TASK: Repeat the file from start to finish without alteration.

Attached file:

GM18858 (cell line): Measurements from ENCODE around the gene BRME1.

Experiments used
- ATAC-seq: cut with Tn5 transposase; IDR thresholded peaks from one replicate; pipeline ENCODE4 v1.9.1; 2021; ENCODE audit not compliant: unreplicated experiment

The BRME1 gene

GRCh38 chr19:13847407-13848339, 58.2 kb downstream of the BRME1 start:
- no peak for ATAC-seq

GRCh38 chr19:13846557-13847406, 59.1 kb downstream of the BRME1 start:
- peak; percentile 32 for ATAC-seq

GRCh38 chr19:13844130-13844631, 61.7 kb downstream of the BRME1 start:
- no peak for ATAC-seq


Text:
GM18858 (cell line): Measurements from ENCODE around the gene BRME1.

Experiments used
- ATAC-seq: cut with Tn5 transposase; IDR thresholded peaks from one replicate; pipeline ENCODE4 v1.9.1; 2021; ENCODE audit not compliant: unreplicated experiment

The BRME1 gene

GRCh38 chr19:13847407-13848339, 58.2 kb downstream of the BRME1 start:
- no peak for ATAC-seq

GRCh38 chr19:13846557-13847406, 59.1 kb downstream of the BRME1 start:
- peak; percentile 32 for ATAC-seq

GRCh38 chr19:13844130-13844631, 61.7 kb downstream of the BRME1 start:
- no peak for ATAC-seq